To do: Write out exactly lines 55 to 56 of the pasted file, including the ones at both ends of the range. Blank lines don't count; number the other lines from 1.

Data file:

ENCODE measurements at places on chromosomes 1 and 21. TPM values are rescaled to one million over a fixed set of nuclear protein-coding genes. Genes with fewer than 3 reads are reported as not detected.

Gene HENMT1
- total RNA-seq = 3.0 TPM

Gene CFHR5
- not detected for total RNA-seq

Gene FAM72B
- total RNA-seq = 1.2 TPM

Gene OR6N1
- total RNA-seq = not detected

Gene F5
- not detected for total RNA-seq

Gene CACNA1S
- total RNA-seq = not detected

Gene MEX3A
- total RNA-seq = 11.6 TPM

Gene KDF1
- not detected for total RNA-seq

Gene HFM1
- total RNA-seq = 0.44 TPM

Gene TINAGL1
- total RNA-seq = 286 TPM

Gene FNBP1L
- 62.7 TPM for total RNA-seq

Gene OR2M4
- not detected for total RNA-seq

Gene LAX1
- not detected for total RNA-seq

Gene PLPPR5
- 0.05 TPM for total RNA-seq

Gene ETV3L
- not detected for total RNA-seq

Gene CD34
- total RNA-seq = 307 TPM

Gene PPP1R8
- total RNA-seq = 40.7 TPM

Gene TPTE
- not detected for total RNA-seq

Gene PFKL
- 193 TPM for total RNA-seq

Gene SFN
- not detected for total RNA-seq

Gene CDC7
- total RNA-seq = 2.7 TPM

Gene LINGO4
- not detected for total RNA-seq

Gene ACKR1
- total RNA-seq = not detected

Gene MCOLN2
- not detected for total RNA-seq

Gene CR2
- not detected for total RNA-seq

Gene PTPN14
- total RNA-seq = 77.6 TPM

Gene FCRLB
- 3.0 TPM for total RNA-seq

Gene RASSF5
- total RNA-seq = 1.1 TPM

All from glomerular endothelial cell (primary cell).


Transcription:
- 3.0 TPM for total RNA-seq

Gene RASSF5